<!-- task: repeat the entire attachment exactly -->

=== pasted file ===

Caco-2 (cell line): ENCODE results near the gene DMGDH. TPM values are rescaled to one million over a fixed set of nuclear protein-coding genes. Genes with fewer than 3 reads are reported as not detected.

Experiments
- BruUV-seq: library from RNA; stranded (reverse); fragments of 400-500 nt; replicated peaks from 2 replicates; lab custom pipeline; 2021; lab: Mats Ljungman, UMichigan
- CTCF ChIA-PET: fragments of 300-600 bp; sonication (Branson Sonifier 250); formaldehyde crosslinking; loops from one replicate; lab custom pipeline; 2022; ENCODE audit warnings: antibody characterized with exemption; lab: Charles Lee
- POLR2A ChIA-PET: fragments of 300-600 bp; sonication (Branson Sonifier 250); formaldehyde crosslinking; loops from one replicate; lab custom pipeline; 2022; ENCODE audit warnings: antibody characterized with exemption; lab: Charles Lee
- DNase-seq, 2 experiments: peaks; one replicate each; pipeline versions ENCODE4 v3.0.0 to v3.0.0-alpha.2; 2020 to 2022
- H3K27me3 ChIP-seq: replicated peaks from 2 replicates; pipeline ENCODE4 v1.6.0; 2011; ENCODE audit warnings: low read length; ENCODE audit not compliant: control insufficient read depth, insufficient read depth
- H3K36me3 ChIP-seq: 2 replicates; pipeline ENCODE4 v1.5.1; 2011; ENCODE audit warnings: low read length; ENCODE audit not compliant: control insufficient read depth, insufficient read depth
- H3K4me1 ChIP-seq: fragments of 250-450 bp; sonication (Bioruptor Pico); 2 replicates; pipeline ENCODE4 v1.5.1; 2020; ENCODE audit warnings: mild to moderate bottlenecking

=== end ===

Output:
Caco-2 (cell line): ENCODE results near the gene DMGDH. TPM values are rescaled to one million over a fixed set of nuclear protein-coding genes. Genes with fewer than 3 reads are reported as not detected.

Experiments
- BruUV-seq: library from RNA; stranded (reverse); fragments of 400-500 nt; replicated peaks from 2 replicates; lab custom pipeline; 2021; lab: Mats Ljungman, UMichigan
- CTCF ChIA-PET: fragments of 300-600 bp; sonication (Branson Sonifier 250); formaldehyde crosslinking; loops from one replicate; lab custom pipeline; 2022; ENCODE audit warnings: antibody characterized with exemption; lab: Charles Lee
- POLR2A ChIA-PET: fragments of 300-600 bp; sonication (Branson Sonifier 250); formaldehyde crosslinking; loops from one replicate; lab custom pipeline; 2022; ENCODE audit warnings: antibody characterized with exemption; lab: Charles Lee
- DNase-seq, 2 experiments: peaks; one replicate each; pipeline versions ENCODE4 v3.0.0 to v3.0.0-alpha.2; 2020 to 2022
- H3K27me3 ChIP-seq: replicated peaks from 2 replicates; pipeline ENCODE4 v1.6.0; 2011; ENCODE audit warnings: low read length; ENCODE audit not compliant: control insufficient read depth, insufficient read depth
- H3K36me3 ChIP-seq: 2 replicates; pipeline ENCODE4 v1.5.1; 2011; ENCODE audit warnings: low read length; ENCODE audit not compliant: control insufficient read depth, insufficient read depth
- H3K4me1 ChIP-seq: fragments of 250-450 bp; sonication (Bioruptor Pico); 2 replicates; pipeline ENCODE4 v1.5.1; 2020; ENCODE audit warnings: mild to moderate bottlenecking